Mercedes Lackey is prolific; she writes trilogies, novels, and short stories; many books and stories are set in Valdemar, Karse, and the surrounding lands and kingdoms. Then there are the novels set here, in 20th century earth, where magic works and elves are real (but these are not the little foot-high guys in green outfits...)
If you haven't found her yet, start with Arrows of the Queen, her first Valdemar novel (one of three). Valdemar is a wonderful place, where "mind magic" is more common than the usual kind. Actually, there used to be "real" magic in Valdemar; The Last Herald Mage trilogy explains what happened. I consider the Herald Mage trilogy to be one of the best. But I recommend starting with "Arrows" first, even though it is (chronologically) set considerably later in the history of Valdemar. It will give you the feel of the place.
- Madeline L'Engle
If you somehow made it through childhood without discovering Madeline L'Engle, you've missed out. Go back and read A Wrinkle in Time, followed by A Wind in the Door and A Swiftly Tilting Planet. Then try Many Waters, the "normal brothers'" adventure!
If you've read these, you may be interested to know that Meg (the protagonist of A Wrinkle in Time) grows up. Her children's adventures (more mundane but also interesting) make the subject of a few more books; try The Arm of the Starfish.
- Harry Potter
(series by J. K. Rowling)
Everybody loves Harry; I do too! Nuff said.
- Martha Wells
Martha Wells skillfully combines fantasy and mystery in well-realized worlds with believable characters. Try Element of Fire (if you can find it), City of Bones, Wheel of the Infinite, and Death of the Necromancer (my favorite so far).
I don't read much science fiction too many rivets!
That is, so much of it concentrates more (and often not
very well) on the technology and less (too little) on the story, the
characters, and the world they inhabit. These are different.
- James Alan Gardner
I best like his books about the League of Peoples and the Explorers. Start with Expendable. The most recent book, Trapped is set on earth and is a good genre-bending tale, complete with SciFi, Mystery, a little Fantasy (ghosts, sorcery) and a lot of humor..
- Harry Harrison
Harry Harrison has written (nearly?) a dozen novels, about Slippery Jim DiGriz, aka, The Stainless Steel Rat. Jim is fun, if not, shall we say, necessarily someone you would want to introduce to your mother!
(series by Debra Doyle and John D. MacDonald)
Action and Adventure in space. Throw in some magic and some fun characters. Start with The Price of the Stars.
- Nocturne for a Dangerous Man
I wish Marc Matz would write a sequel; so far, this is his only book. The hero is Gavilan Robie, retired from a covert 3-letter agency, now a private investigator preferring to recover missing art works. But he's been hired to locate a kidnap victim, the lover of the influential CEO of a high-powered conglomerate. Set in mid-21st century Los Angeles with a ruthless, brilliant, dangerous but ethical, and very likeable protagonist.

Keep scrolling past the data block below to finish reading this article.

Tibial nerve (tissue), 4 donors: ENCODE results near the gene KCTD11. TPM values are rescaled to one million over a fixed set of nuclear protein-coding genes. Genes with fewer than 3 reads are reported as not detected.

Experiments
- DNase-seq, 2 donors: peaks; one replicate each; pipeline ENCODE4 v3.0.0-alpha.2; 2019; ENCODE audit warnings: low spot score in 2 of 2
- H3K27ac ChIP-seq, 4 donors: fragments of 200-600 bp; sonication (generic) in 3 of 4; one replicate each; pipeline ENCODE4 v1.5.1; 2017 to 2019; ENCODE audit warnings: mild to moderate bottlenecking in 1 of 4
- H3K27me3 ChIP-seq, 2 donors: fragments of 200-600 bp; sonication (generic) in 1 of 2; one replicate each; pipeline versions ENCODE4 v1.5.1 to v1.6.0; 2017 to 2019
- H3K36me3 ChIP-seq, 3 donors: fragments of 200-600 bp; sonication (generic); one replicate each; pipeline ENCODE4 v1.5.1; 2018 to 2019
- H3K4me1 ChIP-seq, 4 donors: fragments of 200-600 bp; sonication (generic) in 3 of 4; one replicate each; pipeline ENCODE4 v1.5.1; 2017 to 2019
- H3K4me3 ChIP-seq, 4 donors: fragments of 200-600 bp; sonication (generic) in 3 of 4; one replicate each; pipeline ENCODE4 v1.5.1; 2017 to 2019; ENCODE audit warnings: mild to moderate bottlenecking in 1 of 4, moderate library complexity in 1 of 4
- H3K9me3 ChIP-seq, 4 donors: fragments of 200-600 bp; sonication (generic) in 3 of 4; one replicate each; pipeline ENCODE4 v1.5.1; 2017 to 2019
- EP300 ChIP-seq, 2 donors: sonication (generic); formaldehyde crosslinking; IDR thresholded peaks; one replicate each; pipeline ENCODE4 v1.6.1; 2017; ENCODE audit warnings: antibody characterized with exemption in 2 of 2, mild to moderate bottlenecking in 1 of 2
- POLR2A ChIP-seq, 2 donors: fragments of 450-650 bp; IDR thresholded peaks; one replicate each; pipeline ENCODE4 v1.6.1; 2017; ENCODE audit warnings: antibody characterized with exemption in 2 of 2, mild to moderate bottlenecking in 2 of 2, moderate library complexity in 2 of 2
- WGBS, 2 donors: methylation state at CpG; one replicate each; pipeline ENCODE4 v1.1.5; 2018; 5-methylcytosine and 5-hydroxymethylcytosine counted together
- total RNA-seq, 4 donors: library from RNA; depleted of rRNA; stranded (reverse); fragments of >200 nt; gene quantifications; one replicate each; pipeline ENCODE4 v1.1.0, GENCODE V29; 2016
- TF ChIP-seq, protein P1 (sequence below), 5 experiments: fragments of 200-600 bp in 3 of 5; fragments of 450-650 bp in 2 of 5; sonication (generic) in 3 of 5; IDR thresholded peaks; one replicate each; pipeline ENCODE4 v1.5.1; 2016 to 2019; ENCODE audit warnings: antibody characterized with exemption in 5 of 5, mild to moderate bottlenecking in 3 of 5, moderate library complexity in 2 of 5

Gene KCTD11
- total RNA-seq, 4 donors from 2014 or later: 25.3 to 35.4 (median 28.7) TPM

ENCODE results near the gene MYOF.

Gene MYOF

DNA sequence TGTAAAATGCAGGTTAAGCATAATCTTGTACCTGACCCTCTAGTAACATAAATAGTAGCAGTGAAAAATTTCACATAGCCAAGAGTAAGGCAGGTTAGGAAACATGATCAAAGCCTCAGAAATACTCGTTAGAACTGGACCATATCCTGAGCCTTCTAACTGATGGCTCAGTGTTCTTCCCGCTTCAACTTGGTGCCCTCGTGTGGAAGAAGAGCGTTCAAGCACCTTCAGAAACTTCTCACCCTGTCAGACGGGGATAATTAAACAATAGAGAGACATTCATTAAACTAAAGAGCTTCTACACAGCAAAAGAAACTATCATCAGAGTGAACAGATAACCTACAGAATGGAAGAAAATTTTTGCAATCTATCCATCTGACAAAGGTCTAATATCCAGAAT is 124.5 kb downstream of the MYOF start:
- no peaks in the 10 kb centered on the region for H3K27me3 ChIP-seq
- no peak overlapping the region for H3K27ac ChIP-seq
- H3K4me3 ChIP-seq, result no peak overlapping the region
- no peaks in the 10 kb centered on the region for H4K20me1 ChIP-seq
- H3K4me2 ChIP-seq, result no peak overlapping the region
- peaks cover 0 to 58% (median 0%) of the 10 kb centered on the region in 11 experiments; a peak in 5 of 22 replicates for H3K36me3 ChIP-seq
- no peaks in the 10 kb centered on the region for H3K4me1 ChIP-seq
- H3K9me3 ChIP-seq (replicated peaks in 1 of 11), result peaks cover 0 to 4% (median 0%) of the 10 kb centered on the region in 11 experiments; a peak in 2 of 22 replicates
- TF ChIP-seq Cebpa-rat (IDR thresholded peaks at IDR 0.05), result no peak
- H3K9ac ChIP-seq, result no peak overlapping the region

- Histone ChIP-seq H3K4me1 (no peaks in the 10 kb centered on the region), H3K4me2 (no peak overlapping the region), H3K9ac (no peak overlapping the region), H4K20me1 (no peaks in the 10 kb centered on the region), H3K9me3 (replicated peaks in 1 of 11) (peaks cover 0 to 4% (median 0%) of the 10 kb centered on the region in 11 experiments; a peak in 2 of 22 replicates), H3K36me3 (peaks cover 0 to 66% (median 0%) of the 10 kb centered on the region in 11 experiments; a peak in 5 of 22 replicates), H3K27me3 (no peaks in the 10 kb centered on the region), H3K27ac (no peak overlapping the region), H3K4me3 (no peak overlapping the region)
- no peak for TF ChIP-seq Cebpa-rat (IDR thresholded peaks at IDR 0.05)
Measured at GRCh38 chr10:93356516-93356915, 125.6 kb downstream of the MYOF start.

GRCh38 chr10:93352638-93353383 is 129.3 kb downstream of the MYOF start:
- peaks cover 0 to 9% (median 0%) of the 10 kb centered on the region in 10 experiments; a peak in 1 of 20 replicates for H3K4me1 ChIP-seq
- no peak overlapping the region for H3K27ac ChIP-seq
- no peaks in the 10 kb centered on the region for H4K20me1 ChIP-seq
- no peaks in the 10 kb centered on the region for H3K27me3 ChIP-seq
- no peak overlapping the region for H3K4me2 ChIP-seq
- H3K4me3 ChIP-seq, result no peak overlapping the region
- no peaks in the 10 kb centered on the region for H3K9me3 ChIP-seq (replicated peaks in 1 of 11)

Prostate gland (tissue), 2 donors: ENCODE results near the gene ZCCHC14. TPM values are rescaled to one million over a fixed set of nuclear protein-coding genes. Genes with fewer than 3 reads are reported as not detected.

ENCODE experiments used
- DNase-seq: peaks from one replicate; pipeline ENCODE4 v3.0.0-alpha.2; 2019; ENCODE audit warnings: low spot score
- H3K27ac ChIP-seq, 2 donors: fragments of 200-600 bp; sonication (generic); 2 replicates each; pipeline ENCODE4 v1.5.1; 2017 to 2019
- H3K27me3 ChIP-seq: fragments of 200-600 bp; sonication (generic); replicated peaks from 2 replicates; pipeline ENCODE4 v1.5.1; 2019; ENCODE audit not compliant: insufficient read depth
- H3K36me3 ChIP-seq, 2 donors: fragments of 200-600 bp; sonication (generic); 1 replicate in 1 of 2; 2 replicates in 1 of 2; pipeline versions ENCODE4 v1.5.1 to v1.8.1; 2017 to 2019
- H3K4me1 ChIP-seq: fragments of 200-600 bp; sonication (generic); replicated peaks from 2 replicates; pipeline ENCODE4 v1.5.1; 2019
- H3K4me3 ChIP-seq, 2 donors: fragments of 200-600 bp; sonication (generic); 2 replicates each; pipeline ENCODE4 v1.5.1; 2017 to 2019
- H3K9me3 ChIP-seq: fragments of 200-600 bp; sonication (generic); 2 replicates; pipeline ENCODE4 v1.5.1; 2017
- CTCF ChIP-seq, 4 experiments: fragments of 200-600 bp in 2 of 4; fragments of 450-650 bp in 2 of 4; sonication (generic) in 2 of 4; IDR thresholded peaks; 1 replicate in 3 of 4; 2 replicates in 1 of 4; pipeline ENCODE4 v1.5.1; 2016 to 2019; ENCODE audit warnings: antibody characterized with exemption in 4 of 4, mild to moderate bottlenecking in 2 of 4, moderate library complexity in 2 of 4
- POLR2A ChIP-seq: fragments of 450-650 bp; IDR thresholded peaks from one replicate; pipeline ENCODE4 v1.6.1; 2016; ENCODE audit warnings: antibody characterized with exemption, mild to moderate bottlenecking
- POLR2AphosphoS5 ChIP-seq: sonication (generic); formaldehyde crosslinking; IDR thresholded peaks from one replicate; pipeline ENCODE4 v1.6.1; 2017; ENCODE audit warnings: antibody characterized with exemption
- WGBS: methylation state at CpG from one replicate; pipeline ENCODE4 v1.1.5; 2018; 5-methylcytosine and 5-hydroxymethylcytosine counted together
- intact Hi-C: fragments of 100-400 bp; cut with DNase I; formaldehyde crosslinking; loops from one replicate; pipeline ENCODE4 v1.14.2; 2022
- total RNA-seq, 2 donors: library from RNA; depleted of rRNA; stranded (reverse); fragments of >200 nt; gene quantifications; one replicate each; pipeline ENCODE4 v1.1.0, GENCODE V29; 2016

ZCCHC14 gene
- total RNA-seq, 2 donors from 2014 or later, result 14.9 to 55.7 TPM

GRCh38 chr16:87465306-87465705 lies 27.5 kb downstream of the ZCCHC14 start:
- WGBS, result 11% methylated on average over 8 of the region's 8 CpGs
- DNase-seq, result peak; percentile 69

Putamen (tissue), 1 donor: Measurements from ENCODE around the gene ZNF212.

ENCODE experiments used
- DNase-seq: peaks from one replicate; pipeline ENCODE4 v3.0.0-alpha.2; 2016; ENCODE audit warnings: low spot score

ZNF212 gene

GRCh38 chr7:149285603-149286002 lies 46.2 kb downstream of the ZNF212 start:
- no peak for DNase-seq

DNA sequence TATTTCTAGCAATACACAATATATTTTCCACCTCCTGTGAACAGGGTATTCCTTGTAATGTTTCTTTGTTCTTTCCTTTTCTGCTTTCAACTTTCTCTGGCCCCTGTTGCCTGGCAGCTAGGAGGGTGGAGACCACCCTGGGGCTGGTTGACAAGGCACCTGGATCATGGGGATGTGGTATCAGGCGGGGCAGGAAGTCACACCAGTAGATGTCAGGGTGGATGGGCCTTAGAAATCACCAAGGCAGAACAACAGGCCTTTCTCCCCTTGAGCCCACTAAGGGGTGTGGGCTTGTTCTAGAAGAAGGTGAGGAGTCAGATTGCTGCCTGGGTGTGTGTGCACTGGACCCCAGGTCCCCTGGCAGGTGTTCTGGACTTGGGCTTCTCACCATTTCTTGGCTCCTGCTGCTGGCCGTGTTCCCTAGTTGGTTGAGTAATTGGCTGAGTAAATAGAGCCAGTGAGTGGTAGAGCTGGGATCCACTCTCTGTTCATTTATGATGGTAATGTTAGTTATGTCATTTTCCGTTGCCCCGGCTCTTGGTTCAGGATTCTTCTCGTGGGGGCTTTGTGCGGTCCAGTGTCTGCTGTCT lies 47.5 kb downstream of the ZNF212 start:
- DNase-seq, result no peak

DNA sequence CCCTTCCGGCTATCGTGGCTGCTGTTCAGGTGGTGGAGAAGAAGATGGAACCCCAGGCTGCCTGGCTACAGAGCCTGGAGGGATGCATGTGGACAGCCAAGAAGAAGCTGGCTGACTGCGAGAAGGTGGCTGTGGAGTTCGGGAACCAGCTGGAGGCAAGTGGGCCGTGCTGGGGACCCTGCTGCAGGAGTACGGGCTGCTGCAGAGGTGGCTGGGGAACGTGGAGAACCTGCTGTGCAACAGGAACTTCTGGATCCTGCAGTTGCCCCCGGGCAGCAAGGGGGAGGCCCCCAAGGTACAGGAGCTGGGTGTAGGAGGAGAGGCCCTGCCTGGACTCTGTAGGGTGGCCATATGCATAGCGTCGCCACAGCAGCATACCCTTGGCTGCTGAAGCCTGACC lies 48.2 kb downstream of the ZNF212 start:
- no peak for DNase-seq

- Star Wars
(on-going series; multiple authors)
You might call it fantasy or "space opera" but I think of Star Wars as being Science Fiction. In Fantasy, there are "worlds"; in Science Fiction, there are planets. All the rest is implementation detail.
If you loved Star Wars, try some of the novelizations. I think the earliest sets are the best. I was happy to find out what the people I knew had been doing since the emperor was killed!
A satisfying fantasy novel that crosses the boundaries into SciFi without missing a beat. Take a semi-medieval, non-spacefaring culture with gods and monsters, add a sprinkling of ancient history (this was originally a terraformed colony planet), AI, nanotech, and off-world visitors from a more advanced society. Excellent world-building and characterization.
- The Bear Went Over the Mountain
(by William Kotzwinkle)
This is a very funny book. The protagonist, Hal Jam, is a large brown bear. Really. Finding a manuscript in a briefcase (he was hoping for pie), the Bear steals some clothing, invents a name, and heads off to Manhattan to sell "his" book. No one seems to notice that he's a bear... (but he gets compared to Hemingway a lot).
Read the amazon.com reviews. Better yet, read this book!
- Ayn Rand
Ayn Rand is an excellent author. If other authors work in watercolors, she works in 3-dimensional oils on very large canvas. The Fountainhead is the only book I ever finished and immediately started reading again, just to see what I may have missed the first tme. Also, if you didn't "have it" in High School, read Atlas Shrugged.
- A Cook's Tour
(by Anthony Bourdain)
Chef Anthony Bourdain (aauthor of Kitchen Confidentail) convinced his publishers that it would make an interesting book if he set out to "eat around the world" in search of the "perfect meal". From Portugal to Vietnam to Japan, Cambodia, Morocco, California, and Scotland, the book "chronicles the unpredictable adventures of America's boldest and bravest chef". Irreverent, funny, and well-written; I really enjoyed this. Some strong language - and some very strange food!